I think by now any consistent readers of this COM Ambassador blog will know that I’m the emotional one. Whether it was sappily reminiscing on my first Open House as a newly admitted student or somehow relating my Australian study abroad experience to Lizzie McGuire’s Italian love affair, I’ve managed to make all of my contributions here just the right level of cheesy. And now that I’m a senior, you should expect nothing less, my devoted fandom.
It’s only (already?!) October, and I can just about feel my time at BU slipping through my fingertips. To be as cliche as I possibly can, it feels like yesterday that I was a senior in high school, rolling my eyes as older relatives/teachers/neighbors/my parents’ friends/just about every adult I ever encountered preached to me how college would be the best time of my life. Though I may have gotten tired of that redundant spiel at the time, boy does it sound nice being that annoyed eighteen year old right about now. I never doubted those who set my expectations sky high for these four years, but I also never thought my expectations would be exceeded. Despite any rough patches I may had during college, as I’m sure everyone has, I would not change a single experience at BU, as I feel that all of them having truly shaped who I am today.
See, I warned you this would get sappy and quick. But please, if you’re a prospective student or underclassman especially, stay with me a little longer because I have some wisdom that might actually be helpful. I’m not going to sit here (in the Questrom library to be exact – great study spot btw) and act like I’m all high and mighty just because I’m a senior. Three years and two months in college has taught me a lot, but it sure as Rhett hasn’t taught me everything. I can, however, say that I know what it feels like to be a freshman, worried that you’re not taking the right classes or making the “friends for life” that your parents have…to be a sophomore, uneasy about declaring your major because what if you end up hating it in a semester or aren’t actually good at what you’re interested in..to be a junior, feeling on top of the world when on campus but far less confident in professional settings because that other intern seems to know a lot more about x, y, and z. Yep, that’s right. You’re not the only who’s had such insecurities nor will you be the last. Those times of unease and discomfort and maybe even a little embarrassment are as much what college is about as the courses you take or dorm life you have. Better yet, there’s no better feeling than being able to look back at an insecurity a year (or two or three) later and say that you’ve conquered it and that it maybe was a little silly to have in the first place.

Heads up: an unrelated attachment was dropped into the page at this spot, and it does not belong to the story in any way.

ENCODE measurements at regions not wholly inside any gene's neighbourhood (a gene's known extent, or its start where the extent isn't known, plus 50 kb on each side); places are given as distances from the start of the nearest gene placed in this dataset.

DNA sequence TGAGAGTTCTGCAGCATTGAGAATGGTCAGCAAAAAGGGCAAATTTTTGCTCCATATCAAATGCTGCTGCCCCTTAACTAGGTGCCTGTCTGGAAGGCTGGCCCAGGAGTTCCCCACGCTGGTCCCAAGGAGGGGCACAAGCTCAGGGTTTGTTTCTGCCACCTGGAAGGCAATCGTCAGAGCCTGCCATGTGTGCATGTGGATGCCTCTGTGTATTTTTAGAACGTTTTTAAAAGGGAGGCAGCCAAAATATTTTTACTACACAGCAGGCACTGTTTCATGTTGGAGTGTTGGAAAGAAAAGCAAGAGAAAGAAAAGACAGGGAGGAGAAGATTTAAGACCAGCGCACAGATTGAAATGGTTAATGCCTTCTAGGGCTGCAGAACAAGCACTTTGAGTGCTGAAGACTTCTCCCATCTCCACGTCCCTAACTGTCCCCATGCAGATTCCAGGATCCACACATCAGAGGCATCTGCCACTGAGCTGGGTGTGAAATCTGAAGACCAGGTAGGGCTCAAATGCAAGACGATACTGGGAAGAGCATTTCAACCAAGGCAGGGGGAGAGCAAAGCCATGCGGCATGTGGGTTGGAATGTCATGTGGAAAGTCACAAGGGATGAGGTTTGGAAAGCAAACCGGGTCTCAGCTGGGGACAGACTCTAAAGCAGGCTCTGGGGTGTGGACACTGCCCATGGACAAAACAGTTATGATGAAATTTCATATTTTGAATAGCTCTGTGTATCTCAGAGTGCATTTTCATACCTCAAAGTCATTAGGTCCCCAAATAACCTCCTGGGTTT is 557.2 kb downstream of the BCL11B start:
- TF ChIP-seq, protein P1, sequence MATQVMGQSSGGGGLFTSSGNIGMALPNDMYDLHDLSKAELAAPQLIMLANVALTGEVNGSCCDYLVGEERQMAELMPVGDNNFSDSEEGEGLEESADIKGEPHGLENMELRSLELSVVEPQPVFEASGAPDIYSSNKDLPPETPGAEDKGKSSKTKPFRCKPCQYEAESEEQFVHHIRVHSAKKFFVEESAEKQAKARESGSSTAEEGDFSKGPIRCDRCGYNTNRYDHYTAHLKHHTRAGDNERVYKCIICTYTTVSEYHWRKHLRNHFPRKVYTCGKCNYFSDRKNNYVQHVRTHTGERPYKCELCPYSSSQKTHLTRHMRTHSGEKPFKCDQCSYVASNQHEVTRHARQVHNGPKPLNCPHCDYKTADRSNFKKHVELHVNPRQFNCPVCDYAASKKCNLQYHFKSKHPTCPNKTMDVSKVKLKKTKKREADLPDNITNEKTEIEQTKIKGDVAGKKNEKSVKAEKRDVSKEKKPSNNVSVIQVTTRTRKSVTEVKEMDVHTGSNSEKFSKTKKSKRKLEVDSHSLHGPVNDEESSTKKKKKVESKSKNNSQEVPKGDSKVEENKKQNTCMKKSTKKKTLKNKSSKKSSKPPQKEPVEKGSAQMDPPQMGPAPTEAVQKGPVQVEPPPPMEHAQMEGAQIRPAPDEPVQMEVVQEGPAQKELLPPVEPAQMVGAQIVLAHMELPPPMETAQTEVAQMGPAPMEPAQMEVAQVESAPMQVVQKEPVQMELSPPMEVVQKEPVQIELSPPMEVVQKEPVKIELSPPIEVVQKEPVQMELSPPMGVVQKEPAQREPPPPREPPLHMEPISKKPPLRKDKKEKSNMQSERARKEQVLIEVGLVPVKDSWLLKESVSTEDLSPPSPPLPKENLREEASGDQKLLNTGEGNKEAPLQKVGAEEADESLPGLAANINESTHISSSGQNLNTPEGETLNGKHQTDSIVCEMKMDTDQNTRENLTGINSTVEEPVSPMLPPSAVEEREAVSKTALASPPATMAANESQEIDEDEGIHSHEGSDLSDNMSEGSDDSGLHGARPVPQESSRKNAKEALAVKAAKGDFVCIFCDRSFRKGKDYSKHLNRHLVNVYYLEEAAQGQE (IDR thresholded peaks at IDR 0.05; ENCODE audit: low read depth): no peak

Before I really go off on a motivational speaker tangent, I’ll leave you with a final anecdote. A couple of weeks ago, I had my COM Ambassador group over for cookies and updates. They all filled me in on their freshman/transfer transitions thus far and seemed to grow gradually more anxious as they asked me questions like “How do I know if *insert major* is right for me?” or “How do I get an internship?” The question I was most surprised but also most glad to be asked, however, was “I know that good grades are obviously impressive, but what else do you think is important to have on your resume?” I reinterpreted this one a bit in order to fill them all in on advice that had been passed down to me through former peers, employers and professors alike, which I hope will only continue being shared. Yes, grades are important. And so are internships. And so are extracurriculars. And so is any and every other endeavor you pursue in college so long as you enjoy what you’re doing. Join a club because you want to, not because you think it’ll look impressive in the future. Then stick with it if you like it or quit and join another! Take classes and pursue those degrees that interest you because I promise, no matter how hard the material gets, you’ll want to master it. A minor in Comp Sci, for instance, won’t make you seem smarter or more “employable” if you never really put your all into it anyway. Bottom line, the only person who can waste your precious time these four years (because it is precious) is YOU. So take control of how it’s spent.